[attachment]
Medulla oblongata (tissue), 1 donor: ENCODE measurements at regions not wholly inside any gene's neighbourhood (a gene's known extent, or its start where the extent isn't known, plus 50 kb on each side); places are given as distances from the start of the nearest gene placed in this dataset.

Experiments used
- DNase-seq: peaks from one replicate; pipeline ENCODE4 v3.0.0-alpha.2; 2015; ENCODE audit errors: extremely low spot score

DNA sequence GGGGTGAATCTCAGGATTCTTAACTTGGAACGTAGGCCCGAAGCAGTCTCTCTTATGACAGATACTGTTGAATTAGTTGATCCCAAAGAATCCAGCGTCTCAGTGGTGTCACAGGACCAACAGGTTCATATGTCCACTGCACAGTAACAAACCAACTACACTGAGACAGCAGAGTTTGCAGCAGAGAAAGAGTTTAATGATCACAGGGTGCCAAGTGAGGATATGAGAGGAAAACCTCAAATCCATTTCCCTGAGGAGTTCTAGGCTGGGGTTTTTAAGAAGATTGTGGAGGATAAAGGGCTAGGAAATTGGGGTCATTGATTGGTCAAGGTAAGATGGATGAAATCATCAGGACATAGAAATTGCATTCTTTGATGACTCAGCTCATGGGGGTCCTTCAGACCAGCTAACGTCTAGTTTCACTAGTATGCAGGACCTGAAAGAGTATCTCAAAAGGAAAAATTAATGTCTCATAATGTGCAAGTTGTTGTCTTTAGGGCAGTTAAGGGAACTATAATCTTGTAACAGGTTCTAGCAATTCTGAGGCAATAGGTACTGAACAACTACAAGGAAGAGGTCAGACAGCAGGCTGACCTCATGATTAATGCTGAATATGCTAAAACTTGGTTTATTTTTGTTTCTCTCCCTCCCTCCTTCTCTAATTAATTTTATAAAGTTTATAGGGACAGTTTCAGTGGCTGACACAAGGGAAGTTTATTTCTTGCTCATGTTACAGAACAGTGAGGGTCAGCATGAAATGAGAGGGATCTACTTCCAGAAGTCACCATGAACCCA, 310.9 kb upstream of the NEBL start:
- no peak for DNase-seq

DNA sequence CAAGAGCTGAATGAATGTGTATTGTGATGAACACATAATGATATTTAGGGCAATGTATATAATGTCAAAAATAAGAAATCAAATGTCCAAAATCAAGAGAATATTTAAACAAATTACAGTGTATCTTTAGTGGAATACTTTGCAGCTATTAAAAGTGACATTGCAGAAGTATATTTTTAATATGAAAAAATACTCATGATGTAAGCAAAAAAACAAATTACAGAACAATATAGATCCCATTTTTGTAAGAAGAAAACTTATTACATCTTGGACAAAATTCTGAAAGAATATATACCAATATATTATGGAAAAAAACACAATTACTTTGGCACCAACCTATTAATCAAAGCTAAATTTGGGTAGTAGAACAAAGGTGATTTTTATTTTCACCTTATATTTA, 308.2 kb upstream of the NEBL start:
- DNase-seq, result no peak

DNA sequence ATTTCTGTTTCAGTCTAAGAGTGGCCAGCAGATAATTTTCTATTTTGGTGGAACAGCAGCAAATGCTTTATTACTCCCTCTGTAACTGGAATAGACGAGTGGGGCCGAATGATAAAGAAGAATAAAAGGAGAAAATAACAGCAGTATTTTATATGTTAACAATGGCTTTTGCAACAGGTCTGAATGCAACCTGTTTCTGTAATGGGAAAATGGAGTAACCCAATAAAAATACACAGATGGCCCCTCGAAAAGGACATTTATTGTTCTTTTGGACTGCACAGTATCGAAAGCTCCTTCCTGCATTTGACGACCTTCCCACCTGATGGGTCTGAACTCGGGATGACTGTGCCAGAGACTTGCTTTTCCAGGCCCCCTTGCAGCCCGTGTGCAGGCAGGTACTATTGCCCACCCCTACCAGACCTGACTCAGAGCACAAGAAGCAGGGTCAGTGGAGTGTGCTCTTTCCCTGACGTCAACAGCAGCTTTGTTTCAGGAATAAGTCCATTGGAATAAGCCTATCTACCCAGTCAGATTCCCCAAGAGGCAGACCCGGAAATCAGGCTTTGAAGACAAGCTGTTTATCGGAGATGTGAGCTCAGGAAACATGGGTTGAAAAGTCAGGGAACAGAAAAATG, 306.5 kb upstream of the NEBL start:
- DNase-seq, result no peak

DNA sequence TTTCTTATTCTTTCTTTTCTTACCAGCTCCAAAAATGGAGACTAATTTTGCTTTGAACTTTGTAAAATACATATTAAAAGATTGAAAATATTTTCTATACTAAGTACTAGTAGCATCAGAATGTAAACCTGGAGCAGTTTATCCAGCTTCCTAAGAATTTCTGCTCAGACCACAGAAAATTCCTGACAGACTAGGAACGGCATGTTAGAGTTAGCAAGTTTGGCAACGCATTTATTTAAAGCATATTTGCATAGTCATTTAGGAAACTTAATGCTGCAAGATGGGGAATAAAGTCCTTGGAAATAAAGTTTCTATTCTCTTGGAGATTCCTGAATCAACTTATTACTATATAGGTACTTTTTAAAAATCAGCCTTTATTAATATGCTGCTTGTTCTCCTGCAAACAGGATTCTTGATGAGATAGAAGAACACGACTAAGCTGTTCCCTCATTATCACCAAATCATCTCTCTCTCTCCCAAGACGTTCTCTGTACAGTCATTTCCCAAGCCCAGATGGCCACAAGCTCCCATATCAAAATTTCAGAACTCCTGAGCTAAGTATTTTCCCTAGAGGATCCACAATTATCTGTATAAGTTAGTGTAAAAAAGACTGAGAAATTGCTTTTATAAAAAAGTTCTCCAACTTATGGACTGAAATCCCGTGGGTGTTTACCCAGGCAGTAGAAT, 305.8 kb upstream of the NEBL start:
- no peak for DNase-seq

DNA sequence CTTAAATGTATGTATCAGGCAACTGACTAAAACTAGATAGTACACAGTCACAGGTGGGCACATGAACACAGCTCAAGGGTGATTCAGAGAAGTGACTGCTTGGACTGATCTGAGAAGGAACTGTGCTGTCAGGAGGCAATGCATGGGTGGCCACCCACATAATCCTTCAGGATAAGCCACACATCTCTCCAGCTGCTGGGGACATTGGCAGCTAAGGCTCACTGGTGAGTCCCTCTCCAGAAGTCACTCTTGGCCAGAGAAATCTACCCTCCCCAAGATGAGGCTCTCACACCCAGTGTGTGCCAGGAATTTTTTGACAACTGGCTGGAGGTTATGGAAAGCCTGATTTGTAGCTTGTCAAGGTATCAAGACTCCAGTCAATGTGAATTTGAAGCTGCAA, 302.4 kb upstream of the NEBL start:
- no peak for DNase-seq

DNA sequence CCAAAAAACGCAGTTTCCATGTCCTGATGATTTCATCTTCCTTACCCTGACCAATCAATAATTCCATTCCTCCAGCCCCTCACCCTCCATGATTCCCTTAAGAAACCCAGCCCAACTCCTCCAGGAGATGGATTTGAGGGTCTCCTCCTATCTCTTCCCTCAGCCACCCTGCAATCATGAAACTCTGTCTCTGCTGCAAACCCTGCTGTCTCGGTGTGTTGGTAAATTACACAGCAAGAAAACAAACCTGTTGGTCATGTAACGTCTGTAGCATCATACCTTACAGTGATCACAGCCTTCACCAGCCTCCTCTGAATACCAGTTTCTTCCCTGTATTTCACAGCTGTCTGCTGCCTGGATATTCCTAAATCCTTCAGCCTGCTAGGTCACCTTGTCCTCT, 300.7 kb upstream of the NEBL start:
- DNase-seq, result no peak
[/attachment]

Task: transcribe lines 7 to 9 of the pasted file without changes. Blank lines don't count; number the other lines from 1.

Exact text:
- DNase-seq, result no peak

DNA sequence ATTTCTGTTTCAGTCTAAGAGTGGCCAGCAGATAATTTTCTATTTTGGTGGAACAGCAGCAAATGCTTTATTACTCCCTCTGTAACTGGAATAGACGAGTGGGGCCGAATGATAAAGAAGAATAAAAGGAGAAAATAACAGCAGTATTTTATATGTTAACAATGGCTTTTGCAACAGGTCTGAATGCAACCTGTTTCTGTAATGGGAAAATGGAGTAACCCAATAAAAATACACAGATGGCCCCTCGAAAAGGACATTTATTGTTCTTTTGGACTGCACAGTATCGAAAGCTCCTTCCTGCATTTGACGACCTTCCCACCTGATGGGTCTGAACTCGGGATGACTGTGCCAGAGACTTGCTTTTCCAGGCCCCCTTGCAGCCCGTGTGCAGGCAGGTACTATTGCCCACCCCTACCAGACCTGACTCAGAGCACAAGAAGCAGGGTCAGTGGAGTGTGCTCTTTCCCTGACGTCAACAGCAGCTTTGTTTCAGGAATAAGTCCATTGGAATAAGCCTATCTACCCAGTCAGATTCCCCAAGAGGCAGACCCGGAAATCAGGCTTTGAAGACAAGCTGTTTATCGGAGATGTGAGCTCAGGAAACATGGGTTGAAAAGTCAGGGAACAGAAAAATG, 306.5 kb upstream of the NEBL start:
- DNase-seq, result no peak